Everything leads one to believe that the greatest number of abstentions and largest leakage of votes must have occurred in the less rigidly organized parties, unless we were to imagine a SP or a CP softening its discipline or trying to outdo its centrist and rightist adver­saries in abstentionist apathy.

So the SP won, but its victory by no means indicates any increase in the socialist electorate, as skillful leftist propaganda around the world would have it.

A comparison of the 1978 and 1981 parliamentary elections shows that the leftist vote remained practically unchanged: 14,169,440 in 1978 and 14,026,385 in 1981. (In both cases these are first round figures since, due to the peculiarities of the French electoral sys­tem, that is the only round in which comparisons are possible.) But since the number of eligible voters increased by 1,138,675 in this period while the total leftist vote stayed about the same. it is clear that the left's share of the vote actually diminished. Thus, the left, which in Left, which in 1978 had the support of 40.25% of the total electorate, now drew only 38.59% - far from a majority (see Chart III -Stagnation of the Leftist Electorate in Parliamentary Elections from 1978 to 1981).

It is clear that the recent victory of the SP was due less to a real strengthening of the left than to lack of interest and some dispersion in the center and right. As we will see later, this dispersion was partly due to the disorientation and fragmentation of a considerable portion of the Catholic electorate.

If the socialist victory were due to an increase of specifically leftist voters, it might be very difficult to reverse. But since it was caused by disorientation in the center and the right, the situation is not irreversible; the SP's victory of 1981 may be followed by its defeat in future elections.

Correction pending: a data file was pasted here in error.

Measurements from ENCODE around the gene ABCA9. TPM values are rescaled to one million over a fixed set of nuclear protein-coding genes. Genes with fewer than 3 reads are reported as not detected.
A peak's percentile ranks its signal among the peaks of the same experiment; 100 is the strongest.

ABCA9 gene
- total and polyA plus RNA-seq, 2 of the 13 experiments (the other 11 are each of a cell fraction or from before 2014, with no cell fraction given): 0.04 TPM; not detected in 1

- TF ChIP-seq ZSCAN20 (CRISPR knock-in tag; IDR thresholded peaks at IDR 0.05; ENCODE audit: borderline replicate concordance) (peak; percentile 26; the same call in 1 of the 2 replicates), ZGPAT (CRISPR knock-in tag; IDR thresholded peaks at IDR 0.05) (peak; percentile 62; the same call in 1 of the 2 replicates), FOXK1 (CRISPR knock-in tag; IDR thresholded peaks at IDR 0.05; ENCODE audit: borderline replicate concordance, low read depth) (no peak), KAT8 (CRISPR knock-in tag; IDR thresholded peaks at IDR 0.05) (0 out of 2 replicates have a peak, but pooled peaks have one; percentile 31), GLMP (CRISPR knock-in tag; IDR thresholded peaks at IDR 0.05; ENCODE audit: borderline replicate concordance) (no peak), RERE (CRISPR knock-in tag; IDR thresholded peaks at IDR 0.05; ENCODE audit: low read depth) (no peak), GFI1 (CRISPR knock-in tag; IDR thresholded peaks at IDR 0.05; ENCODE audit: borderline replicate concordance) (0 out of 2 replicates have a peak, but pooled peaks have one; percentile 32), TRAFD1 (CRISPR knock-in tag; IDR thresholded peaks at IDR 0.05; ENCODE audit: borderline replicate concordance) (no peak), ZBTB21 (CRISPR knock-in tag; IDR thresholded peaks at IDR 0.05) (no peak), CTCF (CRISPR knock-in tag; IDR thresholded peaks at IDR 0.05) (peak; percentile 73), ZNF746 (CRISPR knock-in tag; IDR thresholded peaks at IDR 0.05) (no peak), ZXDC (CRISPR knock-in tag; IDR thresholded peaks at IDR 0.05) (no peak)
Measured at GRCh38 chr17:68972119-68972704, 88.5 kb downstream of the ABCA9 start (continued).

May these considerations be an encour­agement to those who imagine that the advance of socialism is definitive and who, instead of making use of their political liberties to mount an orderly but fiery, unyielding and fruitful opposition, run to shake hands and collaborate with the victors. Thus they give up the fight to halt their country's slide down the ramp of socialism (which they themselves call slippery) toward communism (which they recognize as fatal). Their explanation: the socialist victory is definitive - as though anything were really definitive in today's unstable world.

 




2.            Even though there is an open alliance between the SP and the CP, its beneficiary still has to be slightly dissimulated. This means that the socialists must be the ones who stand out:

"It is necessary for the Communist Party to accept this obvious reality of French politics. The majority of the French will not entrust their government to the left unless it is certain that socialism will establish freedom for our times,"

"Like it or not, to achieve that, it is necessary for the Socialist Party to appear as the animating force in the alliance. This takes nothing away from the role the Communist Party should play in it" (Program, p. 366).

The communists understood their role very well. According to the Secretary General of the SP, Lionel Jospin, one and a half million communist voters (one fourth of the Party) voted for Mitterrand in the first round of the presidential elections (cf. Le Poing et la Rose, no. 83, 5/30/81, p. 1)

 



3.            The references to the right in this work do not include the traditionalist French right, which often has a Catholic inspiration and whose presumable action in the elections of 1974, 1978 and 1981 is difficult to ascertain and therefore difficult to assess.